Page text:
French-made horns like selmers had a lot fo that but also tended to be more 'focused' in tone...still lush sounding with a nice balance of bright and dark, but 'narrower' so to speak, as opposed to the big, fat, balls-out 'spread' of American and German horns.

Modern horns lean towards a brighter tonality, more focused, more 'cutting'...generally speaking. This can be 'bad' - a LOT of modern models are kinda thin sounding, quite reedy IMHO; but many of the really GOOD ones sound quite sweet and big. Just not 'vintage', necessarily. A 62 sounds..quite ok to me..I mean it's a nice horn, it sounds very good. (I'd rather have a Yani, sonically, or an SA80, myself....but that may be splitting hairs).
Again, then there ARE also 'modern horns' which have been designed with the intent to sound more towards the vintage paradigm....Buffet, R&C, Eastman, Borgani for example.

(Again - I reiterate - I am speaking in generalizations....this is a 'drive-by' version of a very LONG discussion...but am doing it just to provide the quick, conventional low-down; some may disagree with this characterization and I understand that because the reality is more nuanced - but maybe best NOT to digress this thread in that direction, as there are a lot of discussions on vintage vs. modern tone elsewhere (?)).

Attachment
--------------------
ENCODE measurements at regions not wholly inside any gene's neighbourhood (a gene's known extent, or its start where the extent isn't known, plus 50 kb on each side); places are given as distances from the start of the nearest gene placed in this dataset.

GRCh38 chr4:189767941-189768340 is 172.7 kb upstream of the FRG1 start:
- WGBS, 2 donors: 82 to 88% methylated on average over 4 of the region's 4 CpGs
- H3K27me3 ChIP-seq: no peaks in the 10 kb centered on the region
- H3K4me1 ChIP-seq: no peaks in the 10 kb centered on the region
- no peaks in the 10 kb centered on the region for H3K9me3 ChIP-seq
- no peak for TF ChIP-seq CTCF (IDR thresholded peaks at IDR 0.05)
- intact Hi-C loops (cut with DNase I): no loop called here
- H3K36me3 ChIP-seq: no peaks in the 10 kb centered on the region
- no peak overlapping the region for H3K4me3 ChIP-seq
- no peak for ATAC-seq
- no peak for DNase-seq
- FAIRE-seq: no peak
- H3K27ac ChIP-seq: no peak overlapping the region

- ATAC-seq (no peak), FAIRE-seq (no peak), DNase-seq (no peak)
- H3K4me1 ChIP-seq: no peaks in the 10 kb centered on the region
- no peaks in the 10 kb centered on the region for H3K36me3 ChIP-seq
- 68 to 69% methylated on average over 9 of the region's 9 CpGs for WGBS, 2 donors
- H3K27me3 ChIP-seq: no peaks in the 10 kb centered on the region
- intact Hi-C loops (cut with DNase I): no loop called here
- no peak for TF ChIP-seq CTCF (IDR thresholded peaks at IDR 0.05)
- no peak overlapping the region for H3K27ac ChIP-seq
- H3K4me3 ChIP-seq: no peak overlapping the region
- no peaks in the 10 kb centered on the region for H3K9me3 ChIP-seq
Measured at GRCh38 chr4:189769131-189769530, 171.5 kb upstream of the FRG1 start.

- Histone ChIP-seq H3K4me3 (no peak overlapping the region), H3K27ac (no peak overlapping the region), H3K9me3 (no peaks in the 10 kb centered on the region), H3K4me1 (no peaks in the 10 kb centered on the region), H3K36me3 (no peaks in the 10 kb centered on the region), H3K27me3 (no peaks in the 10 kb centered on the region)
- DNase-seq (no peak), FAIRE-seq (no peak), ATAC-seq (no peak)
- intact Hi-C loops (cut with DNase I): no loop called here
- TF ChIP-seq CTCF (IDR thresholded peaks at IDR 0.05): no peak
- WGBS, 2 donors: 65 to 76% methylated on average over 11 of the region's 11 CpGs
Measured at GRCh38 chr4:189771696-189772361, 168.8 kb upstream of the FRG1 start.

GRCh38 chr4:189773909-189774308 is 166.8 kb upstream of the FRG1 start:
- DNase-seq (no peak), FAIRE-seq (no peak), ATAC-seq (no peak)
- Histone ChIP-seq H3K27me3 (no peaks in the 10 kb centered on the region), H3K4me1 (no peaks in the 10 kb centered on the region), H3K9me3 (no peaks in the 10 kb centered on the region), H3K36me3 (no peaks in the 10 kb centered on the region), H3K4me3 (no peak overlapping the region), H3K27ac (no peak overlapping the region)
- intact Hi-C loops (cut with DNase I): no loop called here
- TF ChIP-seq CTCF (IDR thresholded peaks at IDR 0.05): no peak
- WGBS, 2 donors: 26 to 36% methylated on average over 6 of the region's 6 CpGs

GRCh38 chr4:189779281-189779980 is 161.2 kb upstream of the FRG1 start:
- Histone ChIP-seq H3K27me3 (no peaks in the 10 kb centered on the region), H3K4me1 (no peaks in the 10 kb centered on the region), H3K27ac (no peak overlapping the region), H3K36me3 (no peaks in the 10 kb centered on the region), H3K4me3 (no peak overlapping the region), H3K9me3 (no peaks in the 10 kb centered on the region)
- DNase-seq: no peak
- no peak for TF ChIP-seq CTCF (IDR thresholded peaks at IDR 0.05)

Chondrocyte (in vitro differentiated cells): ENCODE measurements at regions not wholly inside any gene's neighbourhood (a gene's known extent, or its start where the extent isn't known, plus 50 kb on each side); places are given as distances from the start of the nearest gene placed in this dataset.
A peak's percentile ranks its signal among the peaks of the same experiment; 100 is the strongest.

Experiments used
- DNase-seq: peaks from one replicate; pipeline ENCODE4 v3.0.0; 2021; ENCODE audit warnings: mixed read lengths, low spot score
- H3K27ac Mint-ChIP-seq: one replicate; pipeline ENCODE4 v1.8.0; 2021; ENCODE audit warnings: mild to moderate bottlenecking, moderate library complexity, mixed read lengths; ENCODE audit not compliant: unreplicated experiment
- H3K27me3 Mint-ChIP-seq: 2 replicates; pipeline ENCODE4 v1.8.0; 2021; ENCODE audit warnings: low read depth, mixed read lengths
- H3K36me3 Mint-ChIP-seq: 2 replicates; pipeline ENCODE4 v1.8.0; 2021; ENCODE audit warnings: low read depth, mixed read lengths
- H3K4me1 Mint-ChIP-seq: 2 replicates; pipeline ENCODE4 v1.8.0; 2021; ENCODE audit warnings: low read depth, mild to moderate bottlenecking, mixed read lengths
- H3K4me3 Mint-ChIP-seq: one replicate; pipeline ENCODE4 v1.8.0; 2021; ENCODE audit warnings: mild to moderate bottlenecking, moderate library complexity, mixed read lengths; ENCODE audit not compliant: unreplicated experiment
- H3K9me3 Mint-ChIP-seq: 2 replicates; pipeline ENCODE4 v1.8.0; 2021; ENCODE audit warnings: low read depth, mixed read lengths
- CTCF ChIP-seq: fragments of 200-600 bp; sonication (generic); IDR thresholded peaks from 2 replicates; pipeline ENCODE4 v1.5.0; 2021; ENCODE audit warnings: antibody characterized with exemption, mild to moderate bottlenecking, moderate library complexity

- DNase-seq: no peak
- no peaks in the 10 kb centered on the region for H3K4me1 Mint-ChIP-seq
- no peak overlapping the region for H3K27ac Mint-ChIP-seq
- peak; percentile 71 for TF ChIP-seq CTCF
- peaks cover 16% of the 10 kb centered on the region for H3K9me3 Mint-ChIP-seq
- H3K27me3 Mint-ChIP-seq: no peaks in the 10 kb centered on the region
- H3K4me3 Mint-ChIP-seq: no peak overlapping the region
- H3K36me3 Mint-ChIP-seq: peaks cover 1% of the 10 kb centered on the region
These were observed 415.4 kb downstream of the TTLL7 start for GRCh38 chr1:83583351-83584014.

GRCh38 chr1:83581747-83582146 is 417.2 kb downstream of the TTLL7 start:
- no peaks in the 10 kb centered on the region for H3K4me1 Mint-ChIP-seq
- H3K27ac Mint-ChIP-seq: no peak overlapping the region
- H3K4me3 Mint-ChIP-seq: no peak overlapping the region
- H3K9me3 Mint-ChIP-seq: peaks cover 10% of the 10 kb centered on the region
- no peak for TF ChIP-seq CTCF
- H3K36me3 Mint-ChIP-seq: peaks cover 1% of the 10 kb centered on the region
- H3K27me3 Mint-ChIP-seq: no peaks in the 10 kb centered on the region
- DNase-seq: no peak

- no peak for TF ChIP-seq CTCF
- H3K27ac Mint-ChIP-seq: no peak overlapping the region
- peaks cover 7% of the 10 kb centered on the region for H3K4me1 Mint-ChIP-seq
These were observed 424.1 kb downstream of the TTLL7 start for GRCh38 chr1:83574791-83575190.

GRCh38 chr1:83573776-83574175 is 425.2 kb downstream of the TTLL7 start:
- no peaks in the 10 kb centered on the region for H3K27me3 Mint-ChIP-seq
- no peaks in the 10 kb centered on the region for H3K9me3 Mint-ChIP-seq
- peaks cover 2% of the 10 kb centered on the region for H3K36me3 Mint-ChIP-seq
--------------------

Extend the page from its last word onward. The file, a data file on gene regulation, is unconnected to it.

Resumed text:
So...again, speaking in a generalization...more or less, a LOT of folks are drawn to vintage because they want THAT sorta tone...and the fact that the keywork is vintage matters not. All the note fingerings are the same, and a GOOD, classic, vintage horn of high repute WILL have responsive keywork, generally speaking. It may NOT be initially as 'familiar feeling' as a modern horn, but a week or two of shedding to get the new (old) horn under your fingers is all it takes.
And people will make that 'trade-off'.